– forgiving of layout and construction errors;
– can be made using common electrical fence materials;
– When properly configured, capable of high front to back and side
ratios with reasonable gain.
-Easy to install in the field, and very quick to take down.
The feedpoint would be strung from the tallest tree I could get a rope
into on the south side of one of the plots with the least visibility
from the road or other houses. An 8 hectare plot is about 20 acres, or
around 880,000 sq ft; this is about 900+ feet on a side, so I could use
up to 900′ legs.
If you look at an azimuthal map centered on the specified location in
Venezuela (see http://ns6t.net/azimuth/code/azimuth.fcgi) you will see
that the ‘intermountain west’ runs from about 305 degrees to about 328
degrees true bearing from 10 d N/65 d W. This means that your antenna
should not have a 1/2 power beamwidth pattern any tighter than 23
degrees. Realistically, 30 or 35 degrees 1/2 power beamwidth is probably
a good idea to allow for inaccuracies in pointing, and the center line
direction should be about 315.5 degrees true bearing.
Classic amateur radio designs are intended to cover the maximum azimuth
possible with the maximum gain. From the Wire Antenna book, vol 1, page
5-2 figure 3, we see that a 23 degree 1/2 power primary lobe requires a
leg length of 3 wavelengths with an angle between the two legs of the
antenna of 60 degrees.
However, although the gain is decent, it is very broad in azimuth, with
lots of relatively high powered lobes off the sides and rear. Once
again, the difference between amateur radio requirements, and resistance
operator requirements becomes apparent. For OUR use, a better solution
would be to spend some time with EZNEC and look for a vee-beam solution
that provides reasonable gain with fewer sidelobes and better front to
back and sides to reduce the probability of being DFed.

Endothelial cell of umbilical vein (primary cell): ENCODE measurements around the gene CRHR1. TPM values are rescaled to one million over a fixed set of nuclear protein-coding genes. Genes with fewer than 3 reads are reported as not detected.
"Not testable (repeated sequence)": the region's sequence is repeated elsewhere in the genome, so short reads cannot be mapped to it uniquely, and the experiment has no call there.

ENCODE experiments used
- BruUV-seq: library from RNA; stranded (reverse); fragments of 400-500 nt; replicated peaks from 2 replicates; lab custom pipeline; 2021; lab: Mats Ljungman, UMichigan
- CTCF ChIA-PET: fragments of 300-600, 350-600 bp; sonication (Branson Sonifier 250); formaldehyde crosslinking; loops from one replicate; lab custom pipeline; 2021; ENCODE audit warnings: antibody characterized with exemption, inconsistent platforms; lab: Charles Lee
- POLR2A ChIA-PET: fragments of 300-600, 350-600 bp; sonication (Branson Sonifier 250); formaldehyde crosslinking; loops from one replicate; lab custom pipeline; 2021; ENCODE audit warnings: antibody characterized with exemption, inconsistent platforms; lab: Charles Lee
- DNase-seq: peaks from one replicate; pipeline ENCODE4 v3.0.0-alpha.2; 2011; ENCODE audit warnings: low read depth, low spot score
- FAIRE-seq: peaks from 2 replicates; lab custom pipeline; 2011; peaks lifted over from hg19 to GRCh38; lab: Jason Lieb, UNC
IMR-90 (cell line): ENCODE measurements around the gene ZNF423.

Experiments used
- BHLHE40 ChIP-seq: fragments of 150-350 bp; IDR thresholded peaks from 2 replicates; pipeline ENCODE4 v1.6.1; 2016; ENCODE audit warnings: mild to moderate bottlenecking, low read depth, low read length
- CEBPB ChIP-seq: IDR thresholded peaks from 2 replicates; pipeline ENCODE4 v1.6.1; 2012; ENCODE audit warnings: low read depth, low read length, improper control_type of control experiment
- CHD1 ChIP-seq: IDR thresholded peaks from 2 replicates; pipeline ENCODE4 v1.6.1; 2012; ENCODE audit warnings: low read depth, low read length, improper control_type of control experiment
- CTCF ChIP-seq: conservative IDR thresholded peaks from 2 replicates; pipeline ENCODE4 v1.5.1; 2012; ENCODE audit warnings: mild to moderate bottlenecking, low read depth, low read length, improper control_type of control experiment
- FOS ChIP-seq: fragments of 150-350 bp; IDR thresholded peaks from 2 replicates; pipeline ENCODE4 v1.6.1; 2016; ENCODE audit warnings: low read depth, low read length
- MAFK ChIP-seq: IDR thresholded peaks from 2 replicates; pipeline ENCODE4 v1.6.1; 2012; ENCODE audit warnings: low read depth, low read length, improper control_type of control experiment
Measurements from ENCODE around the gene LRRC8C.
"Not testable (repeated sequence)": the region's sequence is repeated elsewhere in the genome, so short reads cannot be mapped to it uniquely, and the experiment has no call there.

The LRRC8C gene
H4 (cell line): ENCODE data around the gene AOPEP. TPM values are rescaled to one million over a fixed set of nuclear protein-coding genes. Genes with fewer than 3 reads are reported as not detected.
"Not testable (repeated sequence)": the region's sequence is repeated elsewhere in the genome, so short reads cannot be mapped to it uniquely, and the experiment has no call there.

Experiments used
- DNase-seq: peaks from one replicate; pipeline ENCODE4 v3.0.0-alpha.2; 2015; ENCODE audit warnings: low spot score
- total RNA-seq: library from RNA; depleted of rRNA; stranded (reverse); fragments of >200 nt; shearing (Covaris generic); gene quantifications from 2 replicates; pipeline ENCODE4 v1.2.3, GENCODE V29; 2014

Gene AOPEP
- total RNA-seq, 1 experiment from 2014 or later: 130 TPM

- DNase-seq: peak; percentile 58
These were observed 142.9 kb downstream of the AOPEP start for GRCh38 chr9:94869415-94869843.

EZNEC shows that a pair of 370′ long wires, feedpoint up 50′ high, with
500 ohm resistors to ground at the lower ends, and those ends separated
by 130 feet, an included angle of ~21 degrees, gives only about 4 to 5
db of gain, but much more importantly yields a very well defined beam
with side and back lobes down well over 20 db and a half-power beam
width of about 38 degrees.
Now, we need to figure out how to use a magnetic compass to set the
antenna legs. Magnetic bearing = True bearing – magnetic declination;
we consult the declination maps shown at
https://maps.ngdc.noaa.gov/viewers/historical_declination/ and find
that the declination is about -12.3 degrees. To be really sure, since
the local declination can vary considerably, one could check the compass
bearings against various stars, but this will do especially since your
antenna has ample beamwidth. So, true bearing for the center of the vee
beam is 315.5 degrees -(-12.3) =~ 329 degrees to the centerline. Add 11
degrees for one leg and subtract 11 degrees for the other; the ground
rods should be driven 360 feet from the feed point and at a bearing of
340 and 318 degrees respectively.
I’d use high strength aluminum electric fence wire for this antenna.
(When my transmission was complete, I’d re-roll the antenna wire onto
the rolls it came off and throw it in the back of the truck with the
rest of my electric fencing materials, insulators and such.) Ideally,
I’d use 450 ohm ladder line and a tuner, but I could use 14 gage
landscape wire for a feedline. Lay this out with two of your helpers,
and drive ground rods at the terminus of each leg. Attach the 20 watt
500 ohm carbon resistors to the each of the lower ends of the wire and
the ground rod.
Q-What mode will you use for transmitting the message? If digital,
which specific mode and why?
I’d use PSK 250, because of the high transfer rate and low power
requirements; 20 watts will do nicely.
Q-Before you leave for Venezuela, you will be given an opportunity to
study data available through NOAA on radio propagation. Which ionosonde
stations will you study, and why?
As stated above, I’d study the ionosonde data from Florida and Puerto
Rico, as being indicative of the first ionospheric reflection
conditions, and the ionosonde data from Texas and Colorado for the second.
Q- What will your cover story be if you are stopped by Venezuelan security
We’re just on our way to install some more electric fence!
Q-What are three non-radio related personal essentials that you should
bring with you? (arms of any sort are not on this list.)
water disinfection tablets;
a good hat!
And that’s my answer, NC Scout!
A long wire would be another antenna possibility, as it also uses only
one pick point. Everything else starts to look too much like an
antenna. With this setup, you can leave the wire down on the ground
until the minute before you want to transmit, then pull it up into the
air, transmit, then drop it again and roll up the wire.
Yagi or quad antennas look like exactly what they are.
And there you have it. Where the Technical meets the Tactical, right were we want to be.